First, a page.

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Issue:ISSN 2095-1353
           CN 11-6020/Q
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Your Position :Home->Past Journals Catalog->2017年54 No.2

Selection and risk assessment of spinetoram resistance in Thrips hawaiiensis
Author of the article:FU Bu-Li1, 3** XIA Xi-Ya1, 4 LI Qiang1, 3 QIU Hai-Yan1 TANG Liang-De1 XIE Yi-Xian1 ZEND D
Author's Workplace:1. Environment and Plant Protection Institute, Chinese Academy of Tropical Agricultural Sciences, Haikou 571101, China; 2. The Ministry of Agriculture Key Laboratory of Intergrated Pest Management of Tropical Crops, Haikou 571101, China; 3. Key Laboratory of Agricultural Environment and Agricultural Products Safety, Guangxi University, Nanning 530005, China; 4. College of Plant Science and Technology of Huazhong Agricultural University, Wuhan 430070, China
Key Words:Thrips hawaiiensis, spinetoram, insecticide resistance, risk assessment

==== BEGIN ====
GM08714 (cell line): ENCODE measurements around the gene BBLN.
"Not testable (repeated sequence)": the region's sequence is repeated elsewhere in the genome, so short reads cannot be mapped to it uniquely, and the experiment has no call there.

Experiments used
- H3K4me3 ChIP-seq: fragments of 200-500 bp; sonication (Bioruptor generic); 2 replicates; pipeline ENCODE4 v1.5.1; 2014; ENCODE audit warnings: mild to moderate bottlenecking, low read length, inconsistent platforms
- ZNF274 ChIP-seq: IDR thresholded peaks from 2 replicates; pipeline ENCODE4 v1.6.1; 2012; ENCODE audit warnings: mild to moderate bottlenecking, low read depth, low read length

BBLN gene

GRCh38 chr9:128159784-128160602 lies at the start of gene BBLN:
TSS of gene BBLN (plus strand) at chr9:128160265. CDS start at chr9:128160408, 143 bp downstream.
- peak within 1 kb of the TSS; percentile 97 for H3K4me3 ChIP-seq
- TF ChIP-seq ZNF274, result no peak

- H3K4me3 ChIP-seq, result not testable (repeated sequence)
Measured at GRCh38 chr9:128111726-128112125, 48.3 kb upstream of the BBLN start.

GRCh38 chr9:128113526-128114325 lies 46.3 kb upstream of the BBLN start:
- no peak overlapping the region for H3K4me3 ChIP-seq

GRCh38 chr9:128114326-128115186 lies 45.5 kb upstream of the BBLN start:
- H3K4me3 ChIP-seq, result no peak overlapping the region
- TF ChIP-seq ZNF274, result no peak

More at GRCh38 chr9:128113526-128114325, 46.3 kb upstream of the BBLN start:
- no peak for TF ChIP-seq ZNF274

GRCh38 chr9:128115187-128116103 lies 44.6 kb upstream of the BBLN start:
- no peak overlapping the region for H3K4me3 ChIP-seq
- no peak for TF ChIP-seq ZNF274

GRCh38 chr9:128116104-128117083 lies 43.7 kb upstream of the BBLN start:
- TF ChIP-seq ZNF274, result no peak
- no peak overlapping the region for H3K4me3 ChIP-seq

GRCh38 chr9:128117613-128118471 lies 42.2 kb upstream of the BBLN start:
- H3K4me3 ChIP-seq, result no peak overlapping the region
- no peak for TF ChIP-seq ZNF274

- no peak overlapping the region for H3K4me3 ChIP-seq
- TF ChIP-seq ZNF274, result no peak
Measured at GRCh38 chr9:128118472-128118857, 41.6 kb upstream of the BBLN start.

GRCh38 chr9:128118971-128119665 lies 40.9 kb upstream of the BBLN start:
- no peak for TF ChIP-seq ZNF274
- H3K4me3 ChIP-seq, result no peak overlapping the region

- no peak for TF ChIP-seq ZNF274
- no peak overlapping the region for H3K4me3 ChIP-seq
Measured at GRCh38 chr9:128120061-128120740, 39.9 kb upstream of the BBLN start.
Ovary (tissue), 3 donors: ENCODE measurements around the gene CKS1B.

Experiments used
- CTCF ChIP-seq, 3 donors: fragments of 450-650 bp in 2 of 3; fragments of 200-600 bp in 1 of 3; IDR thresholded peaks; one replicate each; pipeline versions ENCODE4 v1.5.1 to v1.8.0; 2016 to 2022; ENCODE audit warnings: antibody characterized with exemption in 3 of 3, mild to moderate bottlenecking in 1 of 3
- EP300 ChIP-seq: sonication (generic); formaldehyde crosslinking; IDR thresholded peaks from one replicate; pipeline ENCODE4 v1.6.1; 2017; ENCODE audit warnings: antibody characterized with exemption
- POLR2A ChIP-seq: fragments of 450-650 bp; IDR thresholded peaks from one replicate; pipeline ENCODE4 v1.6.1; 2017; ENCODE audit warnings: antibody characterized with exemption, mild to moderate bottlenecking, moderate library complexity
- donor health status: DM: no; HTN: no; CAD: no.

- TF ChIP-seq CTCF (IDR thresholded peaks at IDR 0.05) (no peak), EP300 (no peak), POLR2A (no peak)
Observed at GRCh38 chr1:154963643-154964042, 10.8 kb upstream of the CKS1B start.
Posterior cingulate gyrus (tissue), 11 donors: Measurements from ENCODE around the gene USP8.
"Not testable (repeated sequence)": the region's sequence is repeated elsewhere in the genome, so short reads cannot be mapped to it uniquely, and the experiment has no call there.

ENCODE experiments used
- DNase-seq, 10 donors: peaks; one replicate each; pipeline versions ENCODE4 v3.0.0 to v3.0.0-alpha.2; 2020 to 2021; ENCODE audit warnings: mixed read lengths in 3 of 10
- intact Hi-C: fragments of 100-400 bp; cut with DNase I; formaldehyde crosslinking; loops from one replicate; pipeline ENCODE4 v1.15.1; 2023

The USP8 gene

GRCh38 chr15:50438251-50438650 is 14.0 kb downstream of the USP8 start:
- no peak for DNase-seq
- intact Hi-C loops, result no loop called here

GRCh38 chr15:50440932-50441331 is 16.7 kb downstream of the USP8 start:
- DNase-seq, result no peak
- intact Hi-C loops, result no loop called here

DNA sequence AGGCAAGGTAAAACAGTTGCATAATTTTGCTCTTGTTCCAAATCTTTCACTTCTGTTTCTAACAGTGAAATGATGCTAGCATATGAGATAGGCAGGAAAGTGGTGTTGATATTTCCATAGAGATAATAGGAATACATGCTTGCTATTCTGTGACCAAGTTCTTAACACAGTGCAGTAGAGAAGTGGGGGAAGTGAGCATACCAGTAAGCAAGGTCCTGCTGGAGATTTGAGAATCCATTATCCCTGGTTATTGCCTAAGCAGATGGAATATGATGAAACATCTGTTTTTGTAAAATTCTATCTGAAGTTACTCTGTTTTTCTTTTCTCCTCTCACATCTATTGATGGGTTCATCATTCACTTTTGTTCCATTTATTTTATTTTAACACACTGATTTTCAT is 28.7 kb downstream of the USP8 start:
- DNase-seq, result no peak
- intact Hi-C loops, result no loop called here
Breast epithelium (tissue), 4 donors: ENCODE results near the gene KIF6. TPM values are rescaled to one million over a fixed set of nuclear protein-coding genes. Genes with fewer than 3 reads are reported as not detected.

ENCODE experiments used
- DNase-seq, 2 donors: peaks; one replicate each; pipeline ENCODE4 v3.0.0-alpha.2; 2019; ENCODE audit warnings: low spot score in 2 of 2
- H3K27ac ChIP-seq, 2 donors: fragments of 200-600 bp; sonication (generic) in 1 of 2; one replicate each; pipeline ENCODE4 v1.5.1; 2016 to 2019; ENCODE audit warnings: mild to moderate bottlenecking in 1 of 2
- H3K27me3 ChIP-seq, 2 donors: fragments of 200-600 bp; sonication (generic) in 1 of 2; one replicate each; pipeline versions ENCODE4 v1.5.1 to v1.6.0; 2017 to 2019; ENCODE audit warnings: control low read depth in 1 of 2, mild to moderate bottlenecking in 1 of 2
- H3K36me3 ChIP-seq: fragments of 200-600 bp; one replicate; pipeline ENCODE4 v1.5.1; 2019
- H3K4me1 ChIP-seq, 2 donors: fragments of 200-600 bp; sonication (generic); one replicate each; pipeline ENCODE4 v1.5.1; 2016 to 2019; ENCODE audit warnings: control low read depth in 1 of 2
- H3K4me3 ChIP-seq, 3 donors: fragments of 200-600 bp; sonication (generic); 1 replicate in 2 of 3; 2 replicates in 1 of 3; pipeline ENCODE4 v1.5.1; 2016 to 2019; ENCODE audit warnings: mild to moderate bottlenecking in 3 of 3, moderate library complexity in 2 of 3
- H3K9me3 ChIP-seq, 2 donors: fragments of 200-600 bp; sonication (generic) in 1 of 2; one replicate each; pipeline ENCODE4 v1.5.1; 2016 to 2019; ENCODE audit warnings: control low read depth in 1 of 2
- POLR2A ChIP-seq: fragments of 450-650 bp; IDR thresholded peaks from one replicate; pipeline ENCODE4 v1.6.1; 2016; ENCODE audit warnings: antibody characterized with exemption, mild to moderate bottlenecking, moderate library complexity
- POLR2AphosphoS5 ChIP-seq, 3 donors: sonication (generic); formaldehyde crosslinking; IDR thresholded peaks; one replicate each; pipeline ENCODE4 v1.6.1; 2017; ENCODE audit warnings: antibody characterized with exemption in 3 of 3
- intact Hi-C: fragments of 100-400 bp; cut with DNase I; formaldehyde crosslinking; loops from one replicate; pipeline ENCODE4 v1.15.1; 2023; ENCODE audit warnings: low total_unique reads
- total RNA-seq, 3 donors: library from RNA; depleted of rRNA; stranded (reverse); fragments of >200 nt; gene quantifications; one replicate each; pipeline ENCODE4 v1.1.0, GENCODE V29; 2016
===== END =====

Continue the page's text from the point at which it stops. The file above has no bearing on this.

Abstract:

 [Objectives]  To assess the risk of spinetoram resistance in Thrips hawaiiensis and provide a theoretical basis for the rational application of insecticides to control these pests. [Methods]  The thrips insecticide bioassay system (TIBS) was used to bioassay different insecticides. A resistant population of thrips was established by group selection, and realized heritability (h2) and resistance development rates were estimated using the threshold trait analysis method. [Results]  The T. hawaiiensis strain developed 19.42-fold resistance to spinetoram after 17 generations of selection over 20 generations. The average h2 of this strain was estimated as 0.1317. According to the pattern of spinetoram resistance development in T. hawaiiensis, h2 values in four stages of resistance development were 0.1960 (G1-G3), 0.1796 (G5-G9), 0.1262 (G11-G14) and 0.0944 (G16-G20), respectively. Based on the average h2 of 0.1317, it was predicted that T. hawaiiensis would need 16.68, 13.7011.219.527.552.55 generations to develop 10-fold resistance to spinetoram under selection pressures (mortality) of 50%, 60%, 70%, 80%, 90% and 99%, respectively. [Conclusion]  These findings indicate that T. hawaiiensis is capable of developing resistance to spinetoram, and that this insecticide should therefore be used rationally in the field.

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